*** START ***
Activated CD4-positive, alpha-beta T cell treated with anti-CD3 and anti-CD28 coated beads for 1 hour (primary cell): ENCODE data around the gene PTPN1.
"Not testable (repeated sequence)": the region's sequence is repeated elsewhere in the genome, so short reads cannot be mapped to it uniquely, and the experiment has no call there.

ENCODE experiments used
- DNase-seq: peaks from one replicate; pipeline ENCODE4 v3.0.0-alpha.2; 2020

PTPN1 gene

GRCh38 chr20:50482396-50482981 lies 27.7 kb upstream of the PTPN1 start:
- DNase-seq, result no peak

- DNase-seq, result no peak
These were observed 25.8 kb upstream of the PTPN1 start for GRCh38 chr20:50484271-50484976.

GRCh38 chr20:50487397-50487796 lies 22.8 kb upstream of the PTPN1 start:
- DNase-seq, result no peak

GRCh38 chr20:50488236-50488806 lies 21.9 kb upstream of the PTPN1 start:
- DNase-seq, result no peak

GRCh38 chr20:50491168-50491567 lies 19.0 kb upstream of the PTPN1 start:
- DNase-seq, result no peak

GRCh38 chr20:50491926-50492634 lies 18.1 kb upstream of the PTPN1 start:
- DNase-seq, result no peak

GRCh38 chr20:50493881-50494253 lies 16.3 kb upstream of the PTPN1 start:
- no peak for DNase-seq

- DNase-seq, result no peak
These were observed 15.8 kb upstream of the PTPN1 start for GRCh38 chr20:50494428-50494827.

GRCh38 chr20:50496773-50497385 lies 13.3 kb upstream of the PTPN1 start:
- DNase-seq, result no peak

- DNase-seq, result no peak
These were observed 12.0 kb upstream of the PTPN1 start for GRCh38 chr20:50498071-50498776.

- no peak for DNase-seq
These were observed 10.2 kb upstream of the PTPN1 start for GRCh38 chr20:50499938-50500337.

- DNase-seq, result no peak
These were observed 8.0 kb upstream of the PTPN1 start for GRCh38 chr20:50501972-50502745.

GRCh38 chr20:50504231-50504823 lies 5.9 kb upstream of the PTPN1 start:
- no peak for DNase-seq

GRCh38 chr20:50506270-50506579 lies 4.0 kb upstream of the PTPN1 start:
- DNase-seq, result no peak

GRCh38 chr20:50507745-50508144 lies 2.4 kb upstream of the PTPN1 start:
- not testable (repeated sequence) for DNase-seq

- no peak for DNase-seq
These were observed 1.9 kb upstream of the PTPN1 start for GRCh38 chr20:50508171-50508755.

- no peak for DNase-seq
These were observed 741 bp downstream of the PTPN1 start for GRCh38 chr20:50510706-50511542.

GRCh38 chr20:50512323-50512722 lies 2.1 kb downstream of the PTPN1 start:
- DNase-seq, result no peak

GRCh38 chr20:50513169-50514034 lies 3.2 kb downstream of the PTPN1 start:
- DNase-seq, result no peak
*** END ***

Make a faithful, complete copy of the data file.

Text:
Activated CD4-positive, alpha-beta T cell treated with anti-CD3 and anti-CD28 coated beads for 1 hour (primary cell): ENCODE data around the gene PTPN1.
"Not testable (repeated sequence)": the region's sequence is repeated elsewhere in the genome, so short reads cannot be mapped to it uniquely, and the experiment has no call there.

ENCODE experiments used
- DNase-seq: peaks from one replicate; pipeline ENCODE4 v3.0.0-alpha.2; 2020

PTPN1 gene

GRCh38 chr20:50482396-50482981 lies 27.7 kb upstream of the PTPN1 start:
- DNase-seq, result no peak

- DNase-seq, result no peak
These were observed 25.8 kb upstream of the PTPN1 start for GRCh38 chr20:50484271-50484976.

GRCh38 chr20:50487397-50487796 lies 22.8 kb upstream of the PTPN1 start:
- DNase-seq, result no peak

GRCh38 chr20:50488236-50488806 lies 21.9 kb upstream of the PTPN1 start:
- DNase-seq, result no peak

GRCh38 chr20:50491168-50491567 lies 19.0 kb upstream of the PTPN1 start:
- DNase-seq, result no peak

GRCh38 chr20:50491926-50492634 lies 18.1 kb upstream of the PTPN1 start:
- DNase-seq, result no peak

GRCh38 chr20:50493881-50494253 lies 16.3 kb upstream of the PTPN1 start:
- no peak for DNase-seq

- DNase-seq, result no peak
These were observed 15.8 kb upstream of the PTPN1 start for GRCh38 chr20:50494428-50494827.

GRCh38 chr20:50496773-50497385 lies 13.3 kb upstream of the PTPN1 start:
- DNase-seq, result no peak

- DNase-seq, result no peak
These were observed 12.0 kb upstream of the PTPN1 start for GRCh38 chr20:50498071-50498776.

- no peak for DNase-seq
These were observed 10.2 kb upstream of the PTPN1 start for GRCh38 chr20:50499938-50500337.

- DNase-seq, result no peak
These were observed 8.0 kb upstream of the PTPN1 start for GRCh38 chr20:50501972-50502745.

GRCh38 chr20:50504231-50504823 lies 5.9 kb upstream of the PTPN1 start:
- no peak for DNase-seq

GRCh38 chr20:50506270-50506579 lies 4.0 kb upstream of the PTPN1 start:
- DNase-seq, result no peak

GRCh38 chr20:50507745-50508144 lies 2.4 kb upstream of the PTPN1 start:
- not testable (repeated sequence) for DNase-seq

- no peak for DNase-seq
These were observed 1.9 kb upstream of the PTPN1 start for GRCh38 chr20:50508171-50508755.

- no peak for DNase-seq
These were observed 741 bp downstream of the PTPN1 start for GRCh38 chr20:50510706-50511542.

GRCh38 chr20:50512323-50512722 lies 2.1 kb downstream of the PTPN1 start:
- DNase-seq, result no peak

GRCh38 chr20:50513169-50514034 lies 3.2 kb downstream of the PTPN1 start:
- DNase-seq, result no peak